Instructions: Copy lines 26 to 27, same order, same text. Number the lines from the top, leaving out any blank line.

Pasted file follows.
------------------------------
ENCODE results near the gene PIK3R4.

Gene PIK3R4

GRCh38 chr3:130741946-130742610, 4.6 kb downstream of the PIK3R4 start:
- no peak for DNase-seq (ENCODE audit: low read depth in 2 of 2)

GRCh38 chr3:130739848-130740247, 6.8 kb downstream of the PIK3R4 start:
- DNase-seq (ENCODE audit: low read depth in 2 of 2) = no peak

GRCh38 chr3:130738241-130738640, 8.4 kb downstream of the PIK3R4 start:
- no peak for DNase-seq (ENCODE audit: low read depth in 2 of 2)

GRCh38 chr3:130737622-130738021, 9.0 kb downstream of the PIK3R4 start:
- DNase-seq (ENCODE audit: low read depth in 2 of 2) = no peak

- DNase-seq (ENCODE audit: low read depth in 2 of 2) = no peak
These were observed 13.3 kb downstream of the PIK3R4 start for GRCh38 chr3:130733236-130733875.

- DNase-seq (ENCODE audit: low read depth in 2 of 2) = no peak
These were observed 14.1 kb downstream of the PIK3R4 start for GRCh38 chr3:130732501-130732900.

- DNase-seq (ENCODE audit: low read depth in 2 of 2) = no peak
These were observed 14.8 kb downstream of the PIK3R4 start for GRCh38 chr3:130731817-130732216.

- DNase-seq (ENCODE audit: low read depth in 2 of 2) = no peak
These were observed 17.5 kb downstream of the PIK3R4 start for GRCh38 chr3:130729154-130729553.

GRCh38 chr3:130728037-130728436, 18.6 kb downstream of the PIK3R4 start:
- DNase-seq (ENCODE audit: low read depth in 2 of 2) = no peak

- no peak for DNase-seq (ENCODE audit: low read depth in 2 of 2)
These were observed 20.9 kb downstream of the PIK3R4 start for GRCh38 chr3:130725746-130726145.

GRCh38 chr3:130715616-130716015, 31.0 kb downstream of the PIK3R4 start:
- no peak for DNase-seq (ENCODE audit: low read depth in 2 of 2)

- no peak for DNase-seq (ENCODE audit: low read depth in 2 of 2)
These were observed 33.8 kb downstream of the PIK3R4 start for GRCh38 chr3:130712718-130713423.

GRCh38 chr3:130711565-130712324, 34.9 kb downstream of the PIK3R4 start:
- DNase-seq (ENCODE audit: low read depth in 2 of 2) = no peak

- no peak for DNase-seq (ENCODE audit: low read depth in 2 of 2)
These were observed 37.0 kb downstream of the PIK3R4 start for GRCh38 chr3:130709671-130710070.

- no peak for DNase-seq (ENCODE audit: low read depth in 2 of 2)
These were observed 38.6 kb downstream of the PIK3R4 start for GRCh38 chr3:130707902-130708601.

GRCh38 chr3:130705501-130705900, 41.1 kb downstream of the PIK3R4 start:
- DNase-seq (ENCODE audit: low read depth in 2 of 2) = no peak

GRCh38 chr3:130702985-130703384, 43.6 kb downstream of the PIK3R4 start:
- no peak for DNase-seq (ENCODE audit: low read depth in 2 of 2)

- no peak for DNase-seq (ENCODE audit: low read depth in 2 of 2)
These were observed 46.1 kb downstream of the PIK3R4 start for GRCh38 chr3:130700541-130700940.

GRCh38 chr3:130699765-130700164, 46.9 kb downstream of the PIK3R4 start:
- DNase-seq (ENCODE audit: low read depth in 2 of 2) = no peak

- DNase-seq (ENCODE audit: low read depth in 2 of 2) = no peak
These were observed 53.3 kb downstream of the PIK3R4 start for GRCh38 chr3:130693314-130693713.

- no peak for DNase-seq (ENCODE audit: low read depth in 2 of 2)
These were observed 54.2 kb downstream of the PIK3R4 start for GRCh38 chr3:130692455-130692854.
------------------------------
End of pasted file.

These were observed 33.8 kb downstream of the PIK3R4 start for GRCh38 chr3:130712718-130713423.

GRCh38 chr3:130711565-130712324, 34.9 kb downstream of the PIK3R4 start: